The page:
iss wrote:Additionally there is no clearly stated info how long is the data retention time of these chips - different sources claim 10-20-40 years (and even >200 years but for EEPROM's).
Most accurate estimate: "decades". I have some datasheets for UV EPROMs that state 10-year data retention. I think that's rather short. More likely to cover manufacturer's ass in case EPROM looses its data even sooner. I have some Flash EPROM datasheet that states "Greater than 100 years Data Retention". While it's doubtful an EPROM in plastic housing (the device itself
) would remain in working order that long. Let alone its contents. More so since the underlying technology is similar to that of UV EPROMs.
And there are many factors involved. Temperature (and -variations), storage conditions, how often it's powered up, programming algorithm used, technology node (size of the smallest structures), type of window cover used for UV EPROMs, etc etc. I don't remember seeing a <20 year old EPROM loose its data while otherwise being in working order. Likewise, the few EPROMs I've seen where bits had fallen over were nearing 30 years or older.
I suspect manufacturers themselves don't really know. Nor am I aware of any scientific research concerning EPROMs losing their data in the field (as opposed to accelerated life testing which may give a good indication
, but no more than that). Expect 20 year minimum for a properly programmed device. In any case: much much longer than commercial lifespan of equipment it's used in. Might be interesting how this goes in the years ahead, as in-circuit programmable stuff (uC's etc) is in 'everything' these days. Even dumb gear like say, flashlights. And EPROMs in machines like the Oric & many others from the early 80's are >30 years age now. So I suspect "EPROM lost its contents" to become an increasingly common cause of failure in the years ahead. Well that and electrolytic capacitors...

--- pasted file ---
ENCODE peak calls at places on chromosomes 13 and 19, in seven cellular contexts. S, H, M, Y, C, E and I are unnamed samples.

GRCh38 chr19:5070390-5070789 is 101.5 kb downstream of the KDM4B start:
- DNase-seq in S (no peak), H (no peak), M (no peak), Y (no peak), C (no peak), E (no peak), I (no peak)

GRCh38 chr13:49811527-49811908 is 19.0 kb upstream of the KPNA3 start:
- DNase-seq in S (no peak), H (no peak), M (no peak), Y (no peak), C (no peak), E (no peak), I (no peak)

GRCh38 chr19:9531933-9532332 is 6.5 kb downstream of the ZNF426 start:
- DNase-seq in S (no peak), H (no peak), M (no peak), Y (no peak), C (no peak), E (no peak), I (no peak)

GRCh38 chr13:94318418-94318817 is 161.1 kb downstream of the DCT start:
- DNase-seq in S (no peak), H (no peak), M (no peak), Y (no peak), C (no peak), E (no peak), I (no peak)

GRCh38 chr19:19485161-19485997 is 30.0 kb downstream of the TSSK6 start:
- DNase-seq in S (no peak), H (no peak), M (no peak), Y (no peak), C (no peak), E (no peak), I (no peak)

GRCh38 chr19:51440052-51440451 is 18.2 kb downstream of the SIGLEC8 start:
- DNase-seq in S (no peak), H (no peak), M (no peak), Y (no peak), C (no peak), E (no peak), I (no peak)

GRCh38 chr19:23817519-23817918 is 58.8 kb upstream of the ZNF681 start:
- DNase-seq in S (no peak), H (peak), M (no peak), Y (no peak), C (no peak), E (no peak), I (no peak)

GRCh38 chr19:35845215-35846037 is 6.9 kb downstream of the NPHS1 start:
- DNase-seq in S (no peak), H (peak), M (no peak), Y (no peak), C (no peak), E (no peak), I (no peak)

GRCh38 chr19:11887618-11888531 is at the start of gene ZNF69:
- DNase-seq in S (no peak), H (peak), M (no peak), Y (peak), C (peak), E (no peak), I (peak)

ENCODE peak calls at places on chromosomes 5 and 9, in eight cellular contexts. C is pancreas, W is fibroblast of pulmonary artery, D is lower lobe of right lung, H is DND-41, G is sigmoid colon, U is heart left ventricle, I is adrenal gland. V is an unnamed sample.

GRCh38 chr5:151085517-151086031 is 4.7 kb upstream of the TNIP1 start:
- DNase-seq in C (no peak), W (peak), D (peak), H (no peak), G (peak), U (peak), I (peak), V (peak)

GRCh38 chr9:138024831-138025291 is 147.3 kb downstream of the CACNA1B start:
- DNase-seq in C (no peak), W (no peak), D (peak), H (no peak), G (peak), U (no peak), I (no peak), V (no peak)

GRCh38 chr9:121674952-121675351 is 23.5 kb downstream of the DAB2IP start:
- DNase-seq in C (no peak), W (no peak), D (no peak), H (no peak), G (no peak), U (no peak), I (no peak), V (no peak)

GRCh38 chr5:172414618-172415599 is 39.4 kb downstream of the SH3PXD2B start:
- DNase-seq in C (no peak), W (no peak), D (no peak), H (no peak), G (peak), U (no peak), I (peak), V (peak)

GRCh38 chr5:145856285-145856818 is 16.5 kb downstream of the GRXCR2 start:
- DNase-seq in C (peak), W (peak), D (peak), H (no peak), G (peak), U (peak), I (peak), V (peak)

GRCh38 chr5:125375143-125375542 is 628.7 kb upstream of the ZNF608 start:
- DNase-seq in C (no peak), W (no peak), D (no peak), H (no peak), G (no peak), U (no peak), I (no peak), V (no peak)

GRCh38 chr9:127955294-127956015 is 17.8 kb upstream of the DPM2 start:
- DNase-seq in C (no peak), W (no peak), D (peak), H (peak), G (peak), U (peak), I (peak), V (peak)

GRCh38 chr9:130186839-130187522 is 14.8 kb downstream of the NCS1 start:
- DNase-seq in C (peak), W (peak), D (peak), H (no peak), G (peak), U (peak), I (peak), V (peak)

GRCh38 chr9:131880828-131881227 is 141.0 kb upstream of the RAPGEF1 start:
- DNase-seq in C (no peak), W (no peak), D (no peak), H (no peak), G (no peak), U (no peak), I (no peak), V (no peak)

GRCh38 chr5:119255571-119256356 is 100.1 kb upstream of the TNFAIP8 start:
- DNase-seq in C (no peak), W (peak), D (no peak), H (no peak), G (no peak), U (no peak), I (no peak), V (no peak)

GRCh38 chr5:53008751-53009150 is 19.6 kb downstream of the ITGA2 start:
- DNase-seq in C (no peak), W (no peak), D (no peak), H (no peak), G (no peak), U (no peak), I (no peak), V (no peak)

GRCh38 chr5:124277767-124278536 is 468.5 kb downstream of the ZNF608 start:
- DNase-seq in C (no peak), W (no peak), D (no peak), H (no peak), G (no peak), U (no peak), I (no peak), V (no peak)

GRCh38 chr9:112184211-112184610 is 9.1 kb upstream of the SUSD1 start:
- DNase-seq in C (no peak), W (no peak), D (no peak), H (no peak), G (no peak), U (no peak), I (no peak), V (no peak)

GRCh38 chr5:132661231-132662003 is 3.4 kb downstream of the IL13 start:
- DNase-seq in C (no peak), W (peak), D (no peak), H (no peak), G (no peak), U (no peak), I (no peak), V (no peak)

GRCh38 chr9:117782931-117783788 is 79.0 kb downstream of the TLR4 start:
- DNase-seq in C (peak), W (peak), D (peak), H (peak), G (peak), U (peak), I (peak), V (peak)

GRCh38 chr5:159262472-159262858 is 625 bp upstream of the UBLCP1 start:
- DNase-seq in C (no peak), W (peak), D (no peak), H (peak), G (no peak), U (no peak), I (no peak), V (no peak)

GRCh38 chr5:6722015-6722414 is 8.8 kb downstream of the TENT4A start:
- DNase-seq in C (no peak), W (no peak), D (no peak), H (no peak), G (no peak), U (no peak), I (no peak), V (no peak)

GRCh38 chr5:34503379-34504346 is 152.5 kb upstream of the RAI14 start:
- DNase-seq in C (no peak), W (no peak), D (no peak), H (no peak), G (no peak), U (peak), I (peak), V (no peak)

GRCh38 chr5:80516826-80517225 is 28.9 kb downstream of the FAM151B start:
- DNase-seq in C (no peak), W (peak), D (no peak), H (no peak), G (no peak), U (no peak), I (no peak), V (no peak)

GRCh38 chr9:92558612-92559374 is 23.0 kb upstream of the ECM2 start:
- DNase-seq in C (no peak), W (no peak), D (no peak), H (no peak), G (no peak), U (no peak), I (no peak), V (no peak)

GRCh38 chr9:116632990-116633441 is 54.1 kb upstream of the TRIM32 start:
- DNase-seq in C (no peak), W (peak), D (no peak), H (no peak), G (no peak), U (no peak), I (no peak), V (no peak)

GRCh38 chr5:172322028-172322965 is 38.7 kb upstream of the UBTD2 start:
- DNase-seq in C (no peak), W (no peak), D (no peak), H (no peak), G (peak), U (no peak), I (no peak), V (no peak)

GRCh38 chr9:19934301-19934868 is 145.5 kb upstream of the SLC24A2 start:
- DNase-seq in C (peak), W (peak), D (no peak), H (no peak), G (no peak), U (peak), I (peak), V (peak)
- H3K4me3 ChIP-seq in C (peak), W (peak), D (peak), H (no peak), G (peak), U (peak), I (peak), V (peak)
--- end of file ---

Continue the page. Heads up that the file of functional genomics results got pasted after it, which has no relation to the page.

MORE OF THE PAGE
The good thing is they can be reprogrammed, so our old machines will survive
That only helps for owners who can diagnose & fix the problem themselves. For most
- Don't have the knowledge or equipment to diagnose the problem
- Dare not open a case
- Or unsolder an IC
- Can't find a (pre-programmed) replacement IC
- Don't own an EPROM programmer (or one that works with their current PC etc)
- Don't know anyone in their area with these things (or shipping costs too high)
In all the above cases, EPROM lost its contents means: device = bricked. Or at best, looses functionality. That only an EPROM failed, helps nothing when its owner doesn't know whether it's ROM, RAM, CPU, ULA, video circuit, crack in a pcb track, or power supply. Or how to fix.
NekoNoNiaow wrote:Yup, whenever you obtain a cartridge, one should immediately dump it properly for preservation:
Depends. Mask ROMs are extremely reliable especially if they spend 99% of the time sitting in a box. Usually surviving much longer than the hdd's, USB sticks etc that people store their ROM dumps on. Yeah I know... backups, off-site copies, upload to some online archive...
If it's an EPROM, then it depends on age & rarity. No existing dump: yes PLEASE, dump ASAP! If it's a common title, and your dump comes from an EPROM that was programmed 28 years ago, who's to say any differences from existing dump is in fact another version. Might as well be some corrupted bits.
Which is one reason I'm very careful with my personal archive of system ROMs (and to a lesser degree, game ROMs). Not so much because they're hard to find, but because I personally dumped them back in the day
when all those ROMs and EPROMs were still 'fresh'. And kept multiple checksums for those dumps over all those years. Bring in a dump for a machine that I already have in my dumps, and (unless proven
otherwise) I'll assume my existing copy to be more trustworthy than the new one. Or in the case of say, a Sinclair ZX81 or ZX Spectrum, I have 5+ actual machines
to check against. Not some online hash database (though I understand & respect the purpose of databases like TOSEC & co).